The Next Coach at Georgia – Before Hating on Dan Mullen, Look at What He’s Really Done
Dan Mullen is not Mark Richt. Let’s get this out of the way. He’s not Mark Richt in a thousand ways—and that’s not a good thing or a bad thing in and of itself. But he’s especially not Mark Richt as it relates to the narrative of losing to too many good teams. He’s not Mark Richt, because Mississippi State is not Georgia and it never will be.
When looking at Mullen’s track record at Mississippi State relative to Richt’s performance over the same time period (2009-Present), Richt wins every time:
|Overall Winning %||60.67%||68.48%|
|SEC Winning %||46.43%||63.79%|
|Top 25 Winning %||15.15%||32.26%|
But that isn’t a fair comparison.
First and foremost, let’s consider Mullen’s talent at Mississippi State relative to Richt’s talent at Georgia. To do this, I looked at two samples of similar data:
- Trailing 4-Year Period of Recruiting Class Ranking
- Trailing 4-Year Period of Recruiting Class Player Rating
I drew both of these numbers from 247Sports.
At worst during this time period, Richt’s Georgia teams boasted an average 4-year national ranking of 9.25. At best (right now), Mullen’s teams ranked out at 25 nationally.
And on an individual player-by-player basis, Mississippi State has a decisive disadvantage as well.
The gap is as narrow as it has ever been right now, which is a testament to what Mullen has done in Starkville. But for context, the gap between where Georgia currently stands (90.11) and where Mississippi State is (85.93) is a gap of 4.18 points. That’s about the difference between landing Jacob Eason and landing 4-star quarterback Jack Allison, a Miami commit. Tell me those points don’t matter when that gap applies to 25 or 30 guys in each class. The only way you can do that is if you throw out ratings and rankings altogether.
Also working against Mullen is the strength of the SEC West. Mullen has won fewer than 50 percent of his contests in SEC play while over the past seven seasons Richt won nearly 64%. Some of that, possibly a large portion, is due to a talent differential. More still is due to a much stronger SEC West.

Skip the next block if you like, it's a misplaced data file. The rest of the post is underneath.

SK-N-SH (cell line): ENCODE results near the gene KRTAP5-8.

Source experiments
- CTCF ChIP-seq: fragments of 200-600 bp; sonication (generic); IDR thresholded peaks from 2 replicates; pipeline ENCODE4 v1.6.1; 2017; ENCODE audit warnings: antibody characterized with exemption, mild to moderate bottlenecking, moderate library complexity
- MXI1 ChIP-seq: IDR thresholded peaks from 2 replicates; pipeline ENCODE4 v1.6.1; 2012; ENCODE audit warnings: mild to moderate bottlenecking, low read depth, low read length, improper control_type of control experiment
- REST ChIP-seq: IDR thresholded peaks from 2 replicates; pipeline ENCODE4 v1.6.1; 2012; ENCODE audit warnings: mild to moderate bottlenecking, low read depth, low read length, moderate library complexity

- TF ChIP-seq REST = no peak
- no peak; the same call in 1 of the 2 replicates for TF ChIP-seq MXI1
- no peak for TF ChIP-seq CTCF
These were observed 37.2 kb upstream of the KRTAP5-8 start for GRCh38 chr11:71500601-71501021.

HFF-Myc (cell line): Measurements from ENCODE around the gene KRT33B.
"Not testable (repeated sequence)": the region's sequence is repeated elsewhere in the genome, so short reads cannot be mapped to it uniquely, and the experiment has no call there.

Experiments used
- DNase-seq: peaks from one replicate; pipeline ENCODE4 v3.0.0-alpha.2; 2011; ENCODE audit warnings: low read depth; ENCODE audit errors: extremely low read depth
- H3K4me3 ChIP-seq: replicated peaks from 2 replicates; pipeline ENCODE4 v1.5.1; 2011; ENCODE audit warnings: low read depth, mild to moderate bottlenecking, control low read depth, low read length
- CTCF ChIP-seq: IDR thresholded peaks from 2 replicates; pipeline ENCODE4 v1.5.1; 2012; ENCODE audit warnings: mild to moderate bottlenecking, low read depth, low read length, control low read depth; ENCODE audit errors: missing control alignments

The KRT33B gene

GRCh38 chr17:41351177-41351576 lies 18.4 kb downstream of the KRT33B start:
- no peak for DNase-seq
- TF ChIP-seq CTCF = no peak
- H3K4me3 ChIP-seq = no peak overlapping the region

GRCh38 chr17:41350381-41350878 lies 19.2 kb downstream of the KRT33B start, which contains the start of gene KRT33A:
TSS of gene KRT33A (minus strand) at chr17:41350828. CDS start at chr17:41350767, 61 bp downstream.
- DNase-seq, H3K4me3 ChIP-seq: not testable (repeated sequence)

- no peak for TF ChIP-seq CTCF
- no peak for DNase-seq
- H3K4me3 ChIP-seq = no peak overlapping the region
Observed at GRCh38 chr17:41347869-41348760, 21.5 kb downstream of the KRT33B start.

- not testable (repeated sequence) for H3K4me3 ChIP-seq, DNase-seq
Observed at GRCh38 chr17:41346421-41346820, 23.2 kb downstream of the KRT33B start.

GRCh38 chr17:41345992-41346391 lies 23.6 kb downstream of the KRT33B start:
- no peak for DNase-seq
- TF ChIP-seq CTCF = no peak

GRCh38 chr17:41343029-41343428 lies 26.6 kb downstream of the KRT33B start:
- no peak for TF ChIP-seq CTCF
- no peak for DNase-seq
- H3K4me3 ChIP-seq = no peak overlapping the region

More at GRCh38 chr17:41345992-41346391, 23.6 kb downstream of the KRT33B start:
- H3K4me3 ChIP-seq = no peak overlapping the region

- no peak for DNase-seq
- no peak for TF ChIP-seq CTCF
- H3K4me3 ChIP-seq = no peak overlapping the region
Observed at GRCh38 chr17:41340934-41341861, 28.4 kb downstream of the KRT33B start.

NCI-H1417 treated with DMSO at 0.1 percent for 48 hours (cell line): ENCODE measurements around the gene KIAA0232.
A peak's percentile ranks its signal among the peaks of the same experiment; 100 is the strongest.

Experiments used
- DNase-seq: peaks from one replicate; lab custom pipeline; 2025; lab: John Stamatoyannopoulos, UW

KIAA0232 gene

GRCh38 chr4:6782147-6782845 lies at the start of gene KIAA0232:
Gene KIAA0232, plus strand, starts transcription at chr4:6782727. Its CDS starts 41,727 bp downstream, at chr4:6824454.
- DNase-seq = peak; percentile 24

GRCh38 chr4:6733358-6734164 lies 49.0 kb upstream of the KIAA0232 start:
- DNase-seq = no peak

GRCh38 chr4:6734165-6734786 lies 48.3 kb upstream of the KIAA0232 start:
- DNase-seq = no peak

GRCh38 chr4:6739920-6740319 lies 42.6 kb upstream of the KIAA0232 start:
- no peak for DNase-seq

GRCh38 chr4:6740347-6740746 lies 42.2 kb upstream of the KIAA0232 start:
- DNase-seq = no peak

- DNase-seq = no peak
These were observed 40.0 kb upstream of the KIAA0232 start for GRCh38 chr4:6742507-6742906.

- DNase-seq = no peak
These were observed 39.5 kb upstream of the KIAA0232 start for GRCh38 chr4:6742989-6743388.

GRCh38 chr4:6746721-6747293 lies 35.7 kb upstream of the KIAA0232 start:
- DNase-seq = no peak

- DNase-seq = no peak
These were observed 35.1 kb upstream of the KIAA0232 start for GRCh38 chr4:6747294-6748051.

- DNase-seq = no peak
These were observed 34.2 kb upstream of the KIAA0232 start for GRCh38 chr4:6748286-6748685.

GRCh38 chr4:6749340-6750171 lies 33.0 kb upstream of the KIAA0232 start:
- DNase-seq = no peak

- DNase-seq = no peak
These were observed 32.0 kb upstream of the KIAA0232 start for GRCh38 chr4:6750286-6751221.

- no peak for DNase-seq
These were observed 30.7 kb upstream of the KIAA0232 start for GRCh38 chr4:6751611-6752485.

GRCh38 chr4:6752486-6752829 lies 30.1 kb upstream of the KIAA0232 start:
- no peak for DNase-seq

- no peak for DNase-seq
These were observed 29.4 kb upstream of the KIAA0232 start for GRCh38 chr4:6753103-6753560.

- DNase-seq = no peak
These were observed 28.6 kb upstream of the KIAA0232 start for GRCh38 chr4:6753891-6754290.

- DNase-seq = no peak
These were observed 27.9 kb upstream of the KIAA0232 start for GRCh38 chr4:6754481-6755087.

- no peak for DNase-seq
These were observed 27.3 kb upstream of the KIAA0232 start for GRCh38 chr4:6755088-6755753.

Over this time period, SEC West teams have finished ranked in the Top 10 (by the coaches poll) on 12 different occasions. That’s happened nine times in the east. On 17 occasions, West teams have finished in the top 15. In the east, that number stands at 11. On 22 occasions West teams have finished ranked in the Top 20. In the east, the figure is 13. On 25 occasions, West teams have finished ranked in the Top 25. In the east, the number is 15.
And Mullen has also surpassed expectations quite often (based on preseason and post-season polling). Twice over this time period Mullen has risen from unranked in the preseason to a Top 25 finish. Only once has he declined in ranking from the beginning of the season to the final poll. Richt, meanwhile has also risen in the rankings several times (three times – 2014, 2012 and 2011) but he’s fallen from ranked in the preseason to unranked in each of the other four years of this sample.
And the common-opponent theory lends itself to Mississippi State as a better performer against head-to-head opposition.
Since 2009, Georgia and Mississippi State have shared 30 common opponents. Against those opponents, Mississippi State has performed better than Georgia (as measured by point differential relative to opposition) on 16 different occasions. Twice the two teams performed identically – a pair of seven-point losses to Arkansas in 2010 and a pair of seven-point wins over Kentucky in 2010. Georgia performed better than Mississippi State 12 times. And I think it’s worth noting, that Mississippi State out-performed Georgia against all four common opponents in 2015:
|Opponent||MSU Result||UGA Result||Advantage|
|Auburn||17-9 Win||20-13 Win||MSU|
|Alabama||31-6 Loss||10-38 Loss||MSU|
|Kentucky||42-16 Win||27-3 Win||MSU|
|Missouri||31-13 Win||9-6 Win||MSU|
So don’t say that Dan Mullen is Mark Richt. Against a common pool of opponents, one could argue he was better. And you’d be crazy not to recognize the talent gap and the disadvantage of the SEC West.
And I’ll close by saying that Mullen won’t use the talent gap as an excuse. He’s upped Mississippi State’s recruiting profile significantly. Their trailing four-year recruit rating has improved every single year since he arrived.
To be clear: I’m not saying Dan Mullen is a better coach than Mark Richt. I am, however, saying that the data suggests he has out-performed the talent on hand (while simultaneously increasing the talent on hand) in Starkville. If the same could be empirically said for Richt, he’d still be the head coach in Athens.
I don’t know that Dan Mullen is the answer in Athens—in fact, I highly doubt he’ll get the call. But don’t scoff at the mention of his name. He’s done a lot with very little.
That’s all I got/